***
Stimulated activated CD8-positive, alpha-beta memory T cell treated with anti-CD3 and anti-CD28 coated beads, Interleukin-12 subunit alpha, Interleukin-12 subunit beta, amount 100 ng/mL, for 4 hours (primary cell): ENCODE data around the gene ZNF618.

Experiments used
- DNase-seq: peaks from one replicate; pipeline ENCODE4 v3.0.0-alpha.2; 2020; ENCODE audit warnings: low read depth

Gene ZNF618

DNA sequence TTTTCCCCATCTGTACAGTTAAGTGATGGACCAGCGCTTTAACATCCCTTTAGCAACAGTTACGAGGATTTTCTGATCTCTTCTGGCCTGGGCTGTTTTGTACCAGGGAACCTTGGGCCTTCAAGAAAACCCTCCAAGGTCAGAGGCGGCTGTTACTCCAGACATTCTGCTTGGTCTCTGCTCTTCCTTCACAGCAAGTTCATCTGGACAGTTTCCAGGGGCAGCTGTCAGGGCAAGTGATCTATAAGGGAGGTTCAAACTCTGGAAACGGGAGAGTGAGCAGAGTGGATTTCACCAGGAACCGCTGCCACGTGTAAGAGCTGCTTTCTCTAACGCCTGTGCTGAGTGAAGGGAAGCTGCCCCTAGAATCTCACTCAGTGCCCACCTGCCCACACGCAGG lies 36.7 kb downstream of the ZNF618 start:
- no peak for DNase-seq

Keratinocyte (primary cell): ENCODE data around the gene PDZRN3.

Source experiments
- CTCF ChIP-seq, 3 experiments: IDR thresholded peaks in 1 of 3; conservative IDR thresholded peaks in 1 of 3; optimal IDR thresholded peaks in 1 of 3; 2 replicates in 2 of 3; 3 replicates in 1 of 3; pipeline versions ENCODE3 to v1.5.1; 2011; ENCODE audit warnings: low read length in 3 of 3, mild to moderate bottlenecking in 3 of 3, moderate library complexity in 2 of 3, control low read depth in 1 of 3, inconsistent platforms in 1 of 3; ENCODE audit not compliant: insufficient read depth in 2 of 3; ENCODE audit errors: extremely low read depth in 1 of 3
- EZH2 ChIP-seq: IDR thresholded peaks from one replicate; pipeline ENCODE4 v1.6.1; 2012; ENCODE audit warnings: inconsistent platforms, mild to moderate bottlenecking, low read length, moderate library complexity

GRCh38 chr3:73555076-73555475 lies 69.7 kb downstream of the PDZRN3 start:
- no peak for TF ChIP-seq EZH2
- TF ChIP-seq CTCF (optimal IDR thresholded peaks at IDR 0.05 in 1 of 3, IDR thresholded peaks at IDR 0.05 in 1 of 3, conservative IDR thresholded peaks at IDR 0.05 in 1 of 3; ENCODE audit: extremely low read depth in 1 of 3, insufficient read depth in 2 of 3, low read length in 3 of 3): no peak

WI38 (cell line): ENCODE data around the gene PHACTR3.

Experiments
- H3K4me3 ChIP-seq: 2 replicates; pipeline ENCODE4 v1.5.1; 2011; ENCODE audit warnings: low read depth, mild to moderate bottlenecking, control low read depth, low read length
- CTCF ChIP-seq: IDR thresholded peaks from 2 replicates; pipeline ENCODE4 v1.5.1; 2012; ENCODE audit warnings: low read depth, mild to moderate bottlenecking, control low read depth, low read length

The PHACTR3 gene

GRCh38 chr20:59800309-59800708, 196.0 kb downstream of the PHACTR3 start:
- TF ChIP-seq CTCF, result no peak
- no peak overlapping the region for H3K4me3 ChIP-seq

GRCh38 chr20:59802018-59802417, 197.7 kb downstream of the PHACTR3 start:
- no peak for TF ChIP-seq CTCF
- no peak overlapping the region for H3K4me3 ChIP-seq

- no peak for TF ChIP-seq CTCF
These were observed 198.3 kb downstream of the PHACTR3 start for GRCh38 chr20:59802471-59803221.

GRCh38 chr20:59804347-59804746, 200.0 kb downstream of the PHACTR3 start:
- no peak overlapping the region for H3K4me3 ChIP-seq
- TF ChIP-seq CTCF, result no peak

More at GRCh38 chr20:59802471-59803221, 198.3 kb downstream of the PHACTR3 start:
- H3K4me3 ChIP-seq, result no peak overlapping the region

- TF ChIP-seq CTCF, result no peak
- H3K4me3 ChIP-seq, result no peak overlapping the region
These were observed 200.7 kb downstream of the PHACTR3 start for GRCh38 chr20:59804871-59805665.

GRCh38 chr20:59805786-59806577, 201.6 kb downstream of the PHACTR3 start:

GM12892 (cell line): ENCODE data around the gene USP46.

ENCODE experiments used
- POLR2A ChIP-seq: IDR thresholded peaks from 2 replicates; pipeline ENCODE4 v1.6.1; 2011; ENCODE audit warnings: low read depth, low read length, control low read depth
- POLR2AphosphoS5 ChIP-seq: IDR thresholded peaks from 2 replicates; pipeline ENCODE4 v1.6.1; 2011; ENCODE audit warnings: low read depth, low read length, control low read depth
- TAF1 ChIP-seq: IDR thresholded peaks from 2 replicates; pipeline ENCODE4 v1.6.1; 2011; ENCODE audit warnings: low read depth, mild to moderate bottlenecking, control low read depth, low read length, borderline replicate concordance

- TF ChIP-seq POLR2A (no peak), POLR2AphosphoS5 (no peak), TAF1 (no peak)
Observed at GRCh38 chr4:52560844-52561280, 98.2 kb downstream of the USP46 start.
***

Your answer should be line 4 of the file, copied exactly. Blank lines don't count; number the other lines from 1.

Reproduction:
Gene ZNF618